“For even the Son of Man did not come to be served, but to serve, and to give His life a ransom for many.” — Mark 10:45
In the early 1700’s, there lived in Germany a young nobleman named Nikolaus Ludwig von Zinzendorf. His father had died when he was six weeks old, and Nikolaus was raised on a huge estate by three women–his mother, his grandmother, and his aunt, all of them devout Christians.
After graduating from the university at Wittenberg, the young count embarked on a grand tour of Europe. It was in the art museum at Dusseldorf that he had a life-altering experience with Christ. Housed in the museum was a painting by Domenico Feti entitled Ecce Homo (“Behold the Man”). It was a portrait of the thorn-crowned Christ gazing at the viewer. Beneath the painting were the words, “I have done this for you; what have you done for me?” Zinzendorf said to himself, “I have loved Him for a long time, but I have never actually done anything for Him. From now on I will do whatever He leads me to do.”
Many years later, on January 10, 1858, another young Christian visited the Dusseldorf art museum. Frances Havergal, about 17, was tired and sat down opposite the same painting. As she studied the picture and read the accompanying inscription, a few words of a hymn came to mind. Frances jotted them down.
Later, back in England, she worked on her poem some more, but grew discouraged with it and threw it in the fire. Somehow it fell out of the grate. Several months later, Frances showed it to her father who was so moved that he wrote a tune for the words (although the tune most frequently used in American churches is by Philip Bliss). In 1890 it was published:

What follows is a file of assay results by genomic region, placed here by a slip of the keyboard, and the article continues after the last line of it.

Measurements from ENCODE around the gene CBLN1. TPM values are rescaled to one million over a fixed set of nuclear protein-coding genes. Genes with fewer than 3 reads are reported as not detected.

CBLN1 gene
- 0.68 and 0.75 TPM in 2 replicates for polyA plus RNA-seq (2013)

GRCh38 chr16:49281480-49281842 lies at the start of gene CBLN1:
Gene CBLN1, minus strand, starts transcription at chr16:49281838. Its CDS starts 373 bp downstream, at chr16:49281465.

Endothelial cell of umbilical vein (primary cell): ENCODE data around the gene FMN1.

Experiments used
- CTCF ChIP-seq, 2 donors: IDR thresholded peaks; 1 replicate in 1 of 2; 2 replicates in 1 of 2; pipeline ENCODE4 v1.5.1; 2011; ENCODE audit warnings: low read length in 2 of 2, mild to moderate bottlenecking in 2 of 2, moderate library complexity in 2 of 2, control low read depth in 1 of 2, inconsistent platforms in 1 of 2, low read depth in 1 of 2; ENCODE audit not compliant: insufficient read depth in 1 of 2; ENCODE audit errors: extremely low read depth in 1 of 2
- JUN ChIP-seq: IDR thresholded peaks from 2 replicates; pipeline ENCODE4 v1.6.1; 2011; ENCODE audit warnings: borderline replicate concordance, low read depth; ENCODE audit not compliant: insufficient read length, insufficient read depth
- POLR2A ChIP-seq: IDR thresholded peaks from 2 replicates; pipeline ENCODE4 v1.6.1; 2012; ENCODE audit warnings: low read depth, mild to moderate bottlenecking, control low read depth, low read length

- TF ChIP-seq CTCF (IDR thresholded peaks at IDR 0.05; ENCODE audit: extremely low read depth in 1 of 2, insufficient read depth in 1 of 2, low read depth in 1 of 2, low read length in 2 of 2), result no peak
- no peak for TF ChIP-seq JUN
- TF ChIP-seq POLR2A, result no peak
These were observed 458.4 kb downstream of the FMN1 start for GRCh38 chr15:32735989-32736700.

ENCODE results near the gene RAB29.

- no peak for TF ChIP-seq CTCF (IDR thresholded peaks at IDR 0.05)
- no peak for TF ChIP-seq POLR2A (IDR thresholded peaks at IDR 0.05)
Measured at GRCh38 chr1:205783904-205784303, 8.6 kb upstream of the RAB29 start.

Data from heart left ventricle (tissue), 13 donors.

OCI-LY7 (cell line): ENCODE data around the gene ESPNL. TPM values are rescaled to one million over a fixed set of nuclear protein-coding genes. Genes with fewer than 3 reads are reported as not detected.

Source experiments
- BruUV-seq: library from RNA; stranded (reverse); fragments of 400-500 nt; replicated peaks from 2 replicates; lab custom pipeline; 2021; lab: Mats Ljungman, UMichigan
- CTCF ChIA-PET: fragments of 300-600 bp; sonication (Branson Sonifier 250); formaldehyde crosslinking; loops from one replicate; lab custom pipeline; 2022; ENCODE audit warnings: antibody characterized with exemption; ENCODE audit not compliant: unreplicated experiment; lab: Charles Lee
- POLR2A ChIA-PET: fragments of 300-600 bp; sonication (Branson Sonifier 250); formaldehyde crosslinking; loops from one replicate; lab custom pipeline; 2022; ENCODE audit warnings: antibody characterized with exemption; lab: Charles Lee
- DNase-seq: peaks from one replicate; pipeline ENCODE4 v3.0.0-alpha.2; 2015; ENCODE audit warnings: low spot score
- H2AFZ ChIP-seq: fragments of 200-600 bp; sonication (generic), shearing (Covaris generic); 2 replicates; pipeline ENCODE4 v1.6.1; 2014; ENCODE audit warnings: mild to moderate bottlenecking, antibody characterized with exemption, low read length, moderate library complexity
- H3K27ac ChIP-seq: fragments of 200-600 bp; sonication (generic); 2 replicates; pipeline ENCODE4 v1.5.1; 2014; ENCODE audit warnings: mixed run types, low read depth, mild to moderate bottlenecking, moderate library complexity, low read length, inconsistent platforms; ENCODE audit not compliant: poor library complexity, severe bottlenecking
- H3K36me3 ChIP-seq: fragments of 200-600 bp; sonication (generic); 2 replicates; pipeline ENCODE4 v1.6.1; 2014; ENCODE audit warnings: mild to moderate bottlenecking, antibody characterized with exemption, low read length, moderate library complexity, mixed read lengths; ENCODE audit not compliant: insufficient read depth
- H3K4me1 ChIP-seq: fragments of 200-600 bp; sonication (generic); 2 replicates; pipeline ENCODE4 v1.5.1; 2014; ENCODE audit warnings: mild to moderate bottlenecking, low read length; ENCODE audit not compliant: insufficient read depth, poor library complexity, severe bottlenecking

I gave my life for thee,
My precious blood I shed,
That thou might’s ransomed be,
And quickened from the dead;
I gave, I gave my life for thee,
What hast thou given for me?
The reality and power of God’s gift of His Son changed the lives of these two great Christians of the past. The power of the gift is still changing lives! Look at the cross today. Gaze deeply into the face of the sinless Son of God and realize that innocent blood was shed for the filth and guilt of your life. Ask yourself seriously, “Have I truly repented of my sin and placed my faith and trust in the One who died for me?” and “What will I do with the power of the gift?”